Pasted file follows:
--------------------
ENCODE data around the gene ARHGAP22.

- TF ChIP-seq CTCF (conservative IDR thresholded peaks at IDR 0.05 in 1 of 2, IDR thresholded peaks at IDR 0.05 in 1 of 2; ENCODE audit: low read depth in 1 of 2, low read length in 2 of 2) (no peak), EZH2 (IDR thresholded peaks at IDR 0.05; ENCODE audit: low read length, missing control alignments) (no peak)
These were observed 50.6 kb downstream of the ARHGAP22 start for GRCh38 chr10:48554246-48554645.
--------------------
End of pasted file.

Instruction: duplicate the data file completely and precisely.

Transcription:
ENCODE data around the gene ARHGAP22.

- TF ChIP-seq CTCF (conservative IDR thresholded peaks at IDR 0.05 in 1 of 2, IDR thresholded peaks at IDR 0.05 in 1 of 2; ENCODE audit: low read depth in 1 of 2, low read length in 2 of 2) (no peak), EZH2 (IDR thresholded peaks at IDR 0.05; ENCODE audit: low read length, missing control alignments) (no peak)
These were observed 50.6 kb downstream of the ARHGAP22 start for GRCh38 chr10:48554246-48554645.